Approach (a) can be achieved, for example, by increasing the order of the sigmadelta modulator, as described by Candy. For higher order modulators, the noise transfer function becomes NTF(z)=(1−z^{−1})^{k}, which means an enhanced noiseshaping effect. For examples of approach (b) see Zierhofer C. M., “Adaptive sigmadelta modulation with onebit quantization,” IEEE trans. CAS II, vol. 47, No. 5, May 2000 (hereinafter Zierhofer), and U.S. Patent Application for Adaptive Sigmadelta Modulation with Onebit Quantization, Ser. No. 09/496,756, filed Feb. 3, 2000, which issued as U.S. Pat. No. 6,535,153 (hereinafter U.S. patent application Ser. No. 09/496,756), both of which are incorporated herein by reference, where a sigmadelta modulator is employed within a feedback loop configuration. It is shown that the input signal of this modulator applies within a reduced range, and thus the two levels of the quantizer can be reduced. As a consequence, less noise power is introduced to the system, and the SNR is improved.
In connection with developing an adaptive sigmadelta (ΣΔ) modulator, a new accumulator stage for use in a nonadaptive or adaptive sigmadelta (ΣΔ) modulator was invented. In accordance with one embodiment of the invention, a system and method for an adaptive sigmadelta (ΣΔ) modulator includes an input stage that produces a difference signal representing the difference between an analog input signal x(n) and an analog feedback signal z(n). The amplitude of the analog input signal x(n) is within a first range [−a, +a]. An accumulator stage produces an accumulated signal that is a function of an accumulation of the difference signal. In particular, producing the accumulated signal may include transforming the accumulation of the difference signal so as to increase average magnitude, while ensuring that an instantaneous magnitude of the accumulated signal does not exceed a predetermined value. A quantization stage produces a quantized digital signal y_{0}(n) representing the accumulated signal. Based on the quantized digital signal y_{0}(n), an adaptation stage produces a digital output signal z_{0}(n), which is converted to the analog feedback signal z(n) by a digitaltoanalog converter.
In related embodiments of the invention, the adaptation stage tends to keep the instantaneous magnitude of the analog feedback signal z(n) within the first range [−a, +a] and greater than the analog input signal's x(n) instantaneous magnitude. The accumulator stage may include an accumulation capacitor, the charge across the capacitor representing an accumulation of the difference signal. The accumulated signal may be based, at least in part, on the voltage across the accumulation capacitor. The capacitance across the accumulation capacitor may be variably controlled such that average magnitude of s voltage across the accumulation capacitor is increased while ensuring instantaneous magnitude of voltage across the accumulation capacitor does not exceed the predetermined value. The accumulation capacitor may be coupled between an input and an output of an operational amplifier.
In further related embodiments of the invention, the adaptation stage may include a multiplier stage that multiplies the quantized digital signal y_{0}(n) by a step size c_{0}(n), and the capacitance across the accumulation capacitor is variably controlled based, at least in part, on the step size c_{0}(n). The accumulation capacitor may include an array of capacitors, each capacitor in the array capable of being switched so as to vary the capacitance across the accumulation capacitor.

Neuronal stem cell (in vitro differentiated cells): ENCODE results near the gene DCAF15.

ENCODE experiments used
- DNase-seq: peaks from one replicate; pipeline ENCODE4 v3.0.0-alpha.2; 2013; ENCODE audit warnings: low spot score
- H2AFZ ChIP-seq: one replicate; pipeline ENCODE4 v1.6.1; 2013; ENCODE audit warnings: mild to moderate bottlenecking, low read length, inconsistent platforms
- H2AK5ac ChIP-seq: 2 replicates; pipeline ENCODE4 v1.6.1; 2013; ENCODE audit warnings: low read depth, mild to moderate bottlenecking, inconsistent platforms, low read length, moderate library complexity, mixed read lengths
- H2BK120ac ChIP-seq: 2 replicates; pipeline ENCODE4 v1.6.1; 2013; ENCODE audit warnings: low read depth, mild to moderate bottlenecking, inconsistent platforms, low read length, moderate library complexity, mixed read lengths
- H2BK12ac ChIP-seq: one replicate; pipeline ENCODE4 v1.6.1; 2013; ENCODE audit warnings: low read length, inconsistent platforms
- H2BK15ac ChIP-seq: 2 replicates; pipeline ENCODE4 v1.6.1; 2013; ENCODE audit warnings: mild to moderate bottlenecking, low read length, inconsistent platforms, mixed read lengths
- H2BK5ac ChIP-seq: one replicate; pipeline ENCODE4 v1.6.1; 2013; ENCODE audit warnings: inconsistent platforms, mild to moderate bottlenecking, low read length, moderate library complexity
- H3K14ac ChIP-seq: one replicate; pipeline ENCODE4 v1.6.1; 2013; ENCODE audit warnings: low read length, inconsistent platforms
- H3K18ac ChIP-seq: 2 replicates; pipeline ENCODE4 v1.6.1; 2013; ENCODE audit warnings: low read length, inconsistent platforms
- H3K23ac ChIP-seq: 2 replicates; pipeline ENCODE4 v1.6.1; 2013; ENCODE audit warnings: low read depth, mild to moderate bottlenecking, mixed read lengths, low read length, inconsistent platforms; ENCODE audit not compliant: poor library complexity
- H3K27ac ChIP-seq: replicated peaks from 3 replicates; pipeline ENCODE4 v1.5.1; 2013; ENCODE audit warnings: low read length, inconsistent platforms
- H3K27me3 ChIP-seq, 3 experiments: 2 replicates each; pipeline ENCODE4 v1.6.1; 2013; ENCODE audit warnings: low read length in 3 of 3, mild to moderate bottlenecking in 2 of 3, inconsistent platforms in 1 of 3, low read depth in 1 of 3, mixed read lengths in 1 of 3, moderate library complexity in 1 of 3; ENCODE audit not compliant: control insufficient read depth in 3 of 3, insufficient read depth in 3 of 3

In still further related embodiments of the invention, the digitaltoanalog converter may include an array of weighted capacitors, the array of weighted capacitors capable of acquiring a charge Q_{DAC}(n) negatively proportional to the digital output signal z_{0}(n). The input sampling stage may include an input sampling capacitor, the input sampling capacitor capable of acquiring a charge Q_{in}(n) proportional to the analog input signal x(n).
In yet other related embodiments of the invention, the quantized digital signal y_{0}(n) produced may include a twolevel digital output sequence. The twolevel digital output may include values of +1 and −1. Producing the digital output signal z_{0}(n) may include multiplying the quantized digital signal y_{0}(n) by a step size c_{0}(n). The step size c_{0}(n) may be based on a set Y of code words, where Y={y_{0}(n), y_{0}(n−1), y_{0}(n−2) . . . y_{0}(n−n_{x})}, n_{x }being a predetermined integer. Determining the step size c_{0}(n) may include increasing the step size c_{0}(n) if a majority of the code words are equal, or decreasing the step size c_{0}(n) if the code words alternate. The step size c_{0}(n) may be nonlinear. Multiplying the quantized digital signal y_{0}(n) by a step size c_{0}(n) may include using a lookuptable RAM.
In another embodiment of the invention, a system and method for an adaptive sigma delta modulator includes an input stage that produces a difference signal representing the difference between an analog input signal x(n) and an analog feedback signal z(n). The amplitude of the analog input signal x(n) is within a first range [−a, +a]. An accumulator stage produces an accumulated signal that is a function of an accumulation of the difference signal. The accumulator stage includes an accumulation capacitor having a capacitance that is capable of being variable controlled. The charge of the accumulation capacitor represents the accumulation of the difference signal. A quantization stage produces a quantized digital signal y_{0}(n) representing the accumulated signal. Based on the quantized digital signal y_{0}(n) an adaptation stage produces a digital output signal z_{0}(n). A digitaltoanalog converter stage converts the digital output signal z_{0}(n) to the analog feedback signal z(n).